Articles on creating a baby robot (one that they teach):
Stuck on certain tasks: e.g., trying to pay attention to what it is holding, and this is because its eyesight is too good and doesn’t discriminate enough
The key was to make its eyes worse

The process of life as it is may not be the most efficient way to do things, but it is hard to make certain the stronger claim that it is not the most efficient way to do things.

Record to MP3 analogy, or live music to recording analogy: Music recorded on a record (in analog) has no gaps and so has a sound quality that cannot be matched by digital means (e.g., MP3).
Might the new medium be missing some qualitative characteristics of the old medium? And might these be essential to the experience? Can the same be said for different substrates for purported conscious experience?

The challenge is to 'the substrate independence thesis' (e.g., invoked by Bostrom).

Need to be careful: need to be aware if and when nostalgia plays a role in evaluation

Is evolution slow?
            Well it might seem so, only if one assumes that the environment changes slowly

Is there a good distinction to be made between biological advancement/evolution vs technological advancement/evolution?

The main consideration in favor of the distinction is that technological advancement/evolution essentially involves intentions and design by an intelligence. Biological evolution is normally considered to be a 'blind' process in that it is not guided by an intelligent hand.
In biology: random mutations give rise to new features, that are more or less adaptable to the environment.

How does the environment influence the mutations?: by changing the rate, but not the kind—they are still random.

What is randomness in this context? Seems to be not by intelligent design.

So “evolution” cannot begin with an intentionally produced mutation

What exactly is evolution?

What is the difference between the other tool using animals and us, such that advancements according to our intentions are of a different category than advancements according to their intentions?

Humans make tools by reproducing things we’ve seen by making them better.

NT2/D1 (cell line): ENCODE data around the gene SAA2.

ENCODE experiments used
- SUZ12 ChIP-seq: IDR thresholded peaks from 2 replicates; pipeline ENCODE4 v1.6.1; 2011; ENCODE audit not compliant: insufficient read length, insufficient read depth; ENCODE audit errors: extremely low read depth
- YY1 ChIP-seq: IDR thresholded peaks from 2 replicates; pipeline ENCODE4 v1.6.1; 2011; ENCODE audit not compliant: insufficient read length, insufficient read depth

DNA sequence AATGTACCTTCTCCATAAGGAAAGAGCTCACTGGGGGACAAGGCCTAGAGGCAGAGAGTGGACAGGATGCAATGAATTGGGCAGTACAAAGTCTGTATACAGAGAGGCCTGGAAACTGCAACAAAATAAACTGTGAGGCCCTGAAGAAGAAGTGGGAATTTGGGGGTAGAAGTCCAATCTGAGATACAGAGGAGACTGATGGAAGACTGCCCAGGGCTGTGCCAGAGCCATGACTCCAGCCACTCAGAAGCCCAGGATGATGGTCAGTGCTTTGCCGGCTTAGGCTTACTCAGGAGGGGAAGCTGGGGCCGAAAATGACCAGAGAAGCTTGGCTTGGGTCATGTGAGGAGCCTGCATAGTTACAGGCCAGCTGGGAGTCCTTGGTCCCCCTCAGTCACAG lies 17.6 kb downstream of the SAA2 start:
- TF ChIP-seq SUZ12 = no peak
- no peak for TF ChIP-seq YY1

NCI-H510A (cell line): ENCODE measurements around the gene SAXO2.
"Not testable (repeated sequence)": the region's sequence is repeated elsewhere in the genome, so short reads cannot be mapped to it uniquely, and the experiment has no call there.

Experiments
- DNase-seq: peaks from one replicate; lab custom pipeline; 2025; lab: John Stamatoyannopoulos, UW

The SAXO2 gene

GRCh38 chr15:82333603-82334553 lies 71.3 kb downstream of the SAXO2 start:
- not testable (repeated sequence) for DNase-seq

And other animals don’t pass down the acquired knowledge to future generations

In biological evolution: we are talking about the traits of a species.

In technological evolution: can also talk about traits (e.g., a computer having wifi), but then can distinguish between the processes that selected those trait.

There is a different set of useful predictions from intentional vs. unintentional adaptations. We use the label 'biological evolution' in certain contexts, and we use the label 'technological evolution' in another, and this distinction is useful. It is useful to talk about these two processes differently, because it makes certain things easier to discuss: (1) the extreme differences in the observed rates and (2) because of certain other predictions (e.g., the vastly increased capability of tech to make large jumps to break out of local maxima (small change detrimental, but large change possibly beneficial)).

In Darwinian evolution: no such things as revolutions, only evolutions; Darwinian evolution predicts unnecessary/inefficient intermediary steps that are not predicted by technological evolution. And Darwinian evolution is normally considered biological evolution.

The view in favor of the distinction seems to be that technological evolution originates in an intention. But stopping the causal chain at the intention can seem arbitrary from a certain point of view. The intention, after all, may just be a part of the event-cuasal order, and so it will have causes, and they will have causes, and so on. Thus, it seems to be an arbitrary stopping point from the perspective of causal explanation.